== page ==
Running a business has nothing to do with lighting design. What can you offer to the next lighting design generation who doesn’t know what’s involved in owning a business?
     

    It’s eye-opening, I’ll tell you that. For my path, the answer was to have a good partner. When I was with Rick Chamberlain, back in the Norfolk Group days, he had a real penchant for business, and I was pretty good at design. So, we each had our own groove, and complemented each other. When Rick moved on, I struggled to manage my workflow, clients and other aspects of the business. My wife quit her job and joined me to run my company; for years, she was our Managing Director. Eventually Rick Chamberlain returned to Available Light as the Managing Director, and my wife became CFO. We operate like a theater company, and it has served us very well. In any regional theater company around the United States, you almost always see two people on the letterhead: one responsible for the artistic choices and one responsible for the business. It’s hard to trust yourself enough to split responsibilities that way because a managing director position often isn’t perceived as a revenue-generating position. But, in fact, it actually is because it allows the creative people to focus on the work product we sell.
     

    How do you sort through a huge universe of lighting technologies to maximize the aesthetic benefits of lighting?
     

    This is really about innovation in lighting, and how much it has exploded. In the first 20 years of my career, as long as I went to conferences and read magazines, I could keep up with the lighting innovation curve; it was incremental. Along came LED technologies, and now, it feels like, every day, we’re drinking from a firehose. Things change so quickly, and when data that we use to justify an idea changes, we often have to rethink our approach. This is where our team approach works very well, because the lighting designers here pick up on important developments and disseminate this information the team. We also depend a lot on our sales reps and manufacturers to help us understand new innovations in light sources, luminaires and controls. We have to think how these products best serve our clients, not only on opening day but decades from now. A big percentage of my time is spent learning and researching, but it’s part of our value, and good for business. The more complicated lighting becomes, the more projects require a lighting designer. It builds clients and a healthy respect for what we do among architects and interior designers.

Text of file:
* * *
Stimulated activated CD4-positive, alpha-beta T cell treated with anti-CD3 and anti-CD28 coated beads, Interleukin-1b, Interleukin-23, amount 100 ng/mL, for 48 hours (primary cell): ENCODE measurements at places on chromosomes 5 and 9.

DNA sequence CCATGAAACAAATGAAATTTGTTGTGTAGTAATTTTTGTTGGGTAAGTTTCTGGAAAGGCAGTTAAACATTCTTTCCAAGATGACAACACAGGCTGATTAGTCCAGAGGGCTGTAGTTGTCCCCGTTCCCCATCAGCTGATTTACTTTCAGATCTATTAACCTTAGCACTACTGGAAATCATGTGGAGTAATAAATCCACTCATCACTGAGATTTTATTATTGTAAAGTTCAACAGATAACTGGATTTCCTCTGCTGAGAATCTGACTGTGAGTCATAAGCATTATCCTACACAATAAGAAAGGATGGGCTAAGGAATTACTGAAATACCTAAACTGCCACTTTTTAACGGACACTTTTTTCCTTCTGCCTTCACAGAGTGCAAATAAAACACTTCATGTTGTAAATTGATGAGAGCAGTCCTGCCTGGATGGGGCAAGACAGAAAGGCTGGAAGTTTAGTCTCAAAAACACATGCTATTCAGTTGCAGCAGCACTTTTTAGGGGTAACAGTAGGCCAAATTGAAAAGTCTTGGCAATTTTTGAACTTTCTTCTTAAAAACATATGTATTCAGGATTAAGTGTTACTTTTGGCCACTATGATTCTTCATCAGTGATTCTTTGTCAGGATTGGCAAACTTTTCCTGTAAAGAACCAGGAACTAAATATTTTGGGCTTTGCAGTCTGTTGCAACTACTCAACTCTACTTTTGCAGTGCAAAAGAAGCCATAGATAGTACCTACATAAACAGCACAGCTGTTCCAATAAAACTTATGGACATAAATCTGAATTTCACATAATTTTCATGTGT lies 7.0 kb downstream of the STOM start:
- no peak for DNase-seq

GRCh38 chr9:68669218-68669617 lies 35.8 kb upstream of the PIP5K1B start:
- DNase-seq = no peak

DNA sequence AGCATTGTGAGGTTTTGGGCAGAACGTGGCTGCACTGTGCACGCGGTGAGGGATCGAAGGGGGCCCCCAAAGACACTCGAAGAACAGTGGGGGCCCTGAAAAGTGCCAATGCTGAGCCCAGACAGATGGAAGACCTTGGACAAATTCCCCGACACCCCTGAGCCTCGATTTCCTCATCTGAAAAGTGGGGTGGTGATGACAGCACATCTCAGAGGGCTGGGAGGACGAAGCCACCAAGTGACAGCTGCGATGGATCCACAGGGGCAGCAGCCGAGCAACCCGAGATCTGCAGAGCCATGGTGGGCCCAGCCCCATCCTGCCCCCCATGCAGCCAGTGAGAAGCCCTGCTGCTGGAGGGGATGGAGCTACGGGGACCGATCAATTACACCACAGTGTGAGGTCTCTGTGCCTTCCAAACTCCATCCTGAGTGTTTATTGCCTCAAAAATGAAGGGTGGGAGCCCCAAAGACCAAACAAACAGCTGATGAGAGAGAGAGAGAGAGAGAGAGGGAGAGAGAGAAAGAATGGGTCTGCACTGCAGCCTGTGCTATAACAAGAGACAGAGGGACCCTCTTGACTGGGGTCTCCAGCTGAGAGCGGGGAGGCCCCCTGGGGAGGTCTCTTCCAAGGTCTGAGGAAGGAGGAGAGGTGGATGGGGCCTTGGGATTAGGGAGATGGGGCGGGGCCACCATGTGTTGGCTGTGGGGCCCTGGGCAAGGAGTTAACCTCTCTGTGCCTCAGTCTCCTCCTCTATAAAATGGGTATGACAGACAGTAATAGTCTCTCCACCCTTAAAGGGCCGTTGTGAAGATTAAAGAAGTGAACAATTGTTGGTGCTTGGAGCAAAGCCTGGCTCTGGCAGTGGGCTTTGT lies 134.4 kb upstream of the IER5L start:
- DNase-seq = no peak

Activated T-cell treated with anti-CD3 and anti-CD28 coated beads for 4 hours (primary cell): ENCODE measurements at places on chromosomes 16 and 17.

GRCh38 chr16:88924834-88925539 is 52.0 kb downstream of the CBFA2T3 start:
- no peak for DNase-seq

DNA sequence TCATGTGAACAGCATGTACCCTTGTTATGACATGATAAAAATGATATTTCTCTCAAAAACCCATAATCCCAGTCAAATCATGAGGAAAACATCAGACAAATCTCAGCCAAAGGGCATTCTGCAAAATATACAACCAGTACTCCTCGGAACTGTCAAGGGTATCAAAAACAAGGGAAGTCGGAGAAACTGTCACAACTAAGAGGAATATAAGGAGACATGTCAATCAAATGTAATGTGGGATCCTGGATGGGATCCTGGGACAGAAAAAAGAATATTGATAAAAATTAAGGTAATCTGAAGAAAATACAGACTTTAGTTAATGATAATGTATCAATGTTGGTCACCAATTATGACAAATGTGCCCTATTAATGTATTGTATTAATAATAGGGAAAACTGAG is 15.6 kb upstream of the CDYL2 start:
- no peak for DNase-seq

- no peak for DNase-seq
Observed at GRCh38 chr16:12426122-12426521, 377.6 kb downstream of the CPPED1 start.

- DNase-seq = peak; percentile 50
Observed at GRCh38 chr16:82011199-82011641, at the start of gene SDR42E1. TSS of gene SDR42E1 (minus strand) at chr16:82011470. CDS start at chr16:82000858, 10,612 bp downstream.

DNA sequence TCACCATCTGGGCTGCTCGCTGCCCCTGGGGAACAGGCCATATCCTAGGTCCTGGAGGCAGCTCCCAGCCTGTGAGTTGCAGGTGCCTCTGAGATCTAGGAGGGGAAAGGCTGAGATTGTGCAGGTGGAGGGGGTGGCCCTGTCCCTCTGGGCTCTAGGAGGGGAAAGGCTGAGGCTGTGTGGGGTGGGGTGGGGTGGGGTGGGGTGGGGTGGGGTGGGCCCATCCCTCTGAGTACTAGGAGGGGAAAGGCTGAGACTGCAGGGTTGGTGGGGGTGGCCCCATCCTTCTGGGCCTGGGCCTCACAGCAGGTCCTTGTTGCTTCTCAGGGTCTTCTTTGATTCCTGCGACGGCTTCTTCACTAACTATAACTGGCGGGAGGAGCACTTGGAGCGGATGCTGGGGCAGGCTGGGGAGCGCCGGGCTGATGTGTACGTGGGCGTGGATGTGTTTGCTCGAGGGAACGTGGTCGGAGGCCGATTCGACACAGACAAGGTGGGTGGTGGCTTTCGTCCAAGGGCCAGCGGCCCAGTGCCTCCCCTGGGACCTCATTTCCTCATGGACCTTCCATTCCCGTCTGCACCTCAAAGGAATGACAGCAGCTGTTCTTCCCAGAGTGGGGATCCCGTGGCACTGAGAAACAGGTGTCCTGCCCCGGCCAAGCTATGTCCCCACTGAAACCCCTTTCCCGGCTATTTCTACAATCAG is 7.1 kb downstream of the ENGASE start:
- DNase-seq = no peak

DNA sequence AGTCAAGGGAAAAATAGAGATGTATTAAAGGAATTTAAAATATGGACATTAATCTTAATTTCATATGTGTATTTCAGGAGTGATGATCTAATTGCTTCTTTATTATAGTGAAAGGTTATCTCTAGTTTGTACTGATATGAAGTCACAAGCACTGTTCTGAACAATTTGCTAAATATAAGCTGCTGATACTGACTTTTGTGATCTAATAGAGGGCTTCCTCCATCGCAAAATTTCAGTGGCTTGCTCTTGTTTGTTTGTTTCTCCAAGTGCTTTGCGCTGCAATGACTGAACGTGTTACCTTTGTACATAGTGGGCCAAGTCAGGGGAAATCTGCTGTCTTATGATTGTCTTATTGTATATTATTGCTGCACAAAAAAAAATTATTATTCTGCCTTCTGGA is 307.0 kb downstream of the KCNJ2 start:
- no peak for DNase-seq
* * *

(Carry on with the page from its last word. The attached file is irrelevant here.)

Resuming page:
How do you keep pace with changes beyond lighting technologies and controls, like deciding what software tools to use?
     

    In the United States, most professional lighting people use AGi32 for lighting calculations and rudimentary lighting renderings, while European designers prefer using DIALux. Our IALD colleagues overseas are so adamantly in favor of using it that we’ve started to research this a bit more, including running parallel calculations between the two programs. We’re in the genesis of this testing, so haven’t come to any conclusions yet, and of course, we have to figure out how everyone, including other designers and architects, can play in the same sandbox, so to speak. Nothing is ever set in stone in this industry. The same is true in rendering and drawing programs. For years, the architecture world revolved around AutoCAD. Then along came an upstart called Revit with building information modeling (BIM) software. It’s amazing how quickly that was adopted.
     

    Steven Rosen’s photo in the title banner (c) Lisa Abitol.

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    Post tags

    architectural spaces, controls, designer, DIALux, IALD, internet of things, IoT connectivity, LED fixtures, LED revolution, LED strips, LED technologies, Li-Fi, lighting design, lighting designers, lighting system, national archives, RGB color-changing fixtures, smart systems, Steven Rosen